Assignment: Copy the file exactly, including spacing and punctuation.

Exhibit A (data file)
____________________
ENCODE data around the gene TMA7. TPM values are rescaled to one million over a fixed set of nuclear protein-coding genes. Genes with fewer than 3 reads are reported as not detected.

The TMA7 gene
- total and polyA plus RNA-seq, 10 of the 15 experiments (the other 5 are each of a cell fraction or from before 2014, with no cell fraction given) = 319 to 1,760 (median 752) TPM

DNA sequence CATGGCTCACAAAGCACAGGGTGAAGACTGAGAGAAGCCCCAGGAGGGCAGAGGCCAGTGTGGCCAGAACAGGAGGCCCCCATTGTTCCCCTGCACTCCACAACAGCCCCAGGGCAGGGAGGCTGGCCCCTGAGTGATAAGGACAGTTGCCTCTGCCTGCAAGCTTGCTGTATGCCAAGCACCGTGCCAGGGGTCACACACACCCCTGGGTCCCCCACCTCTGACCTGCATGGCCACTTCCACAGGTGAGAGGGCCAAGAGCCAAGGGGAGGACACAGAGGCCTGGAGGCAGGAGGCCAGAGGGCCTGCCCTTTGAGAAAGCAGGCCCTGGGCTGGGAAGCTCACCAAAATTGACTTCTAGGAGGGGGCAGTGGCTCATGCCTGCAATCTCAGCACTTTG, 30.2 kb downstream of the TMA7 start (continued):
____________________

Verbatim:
ENCODE data around the gene TMA7. TPM values are rescaled to one million over a fixed set of nuclear protein-coding genes. Genes with fewer than 3 reads are reported as not detected.

The TMA7 gene
- total and polyA plus RNA-seq, 10 of the 15 experiments (the other 5 are each of a cell fraction or from before 2014, with no cell fraction given) = 319 to 1,760 (median 752) TPM

DNA sequence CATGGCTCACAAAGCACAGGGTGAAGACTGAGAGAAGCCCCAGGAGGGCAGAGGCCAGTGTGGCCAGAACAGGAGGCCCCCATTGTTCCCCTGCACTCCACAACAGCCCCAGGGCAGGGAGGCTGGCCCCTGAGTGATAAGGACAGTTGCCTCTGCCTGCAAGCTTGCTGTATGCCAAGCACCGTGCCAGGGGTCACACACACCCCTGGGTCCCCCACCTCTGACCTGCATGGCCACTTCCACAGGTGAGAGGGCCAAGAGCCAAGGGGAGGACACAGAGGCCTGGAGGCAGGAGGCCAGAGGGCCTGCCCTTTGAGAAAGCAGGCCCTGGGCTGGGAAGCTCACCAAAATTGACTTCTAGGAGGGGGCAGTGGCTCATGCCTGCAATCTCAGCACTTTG, 30.2 kb downstream of the TMA7 start (continued):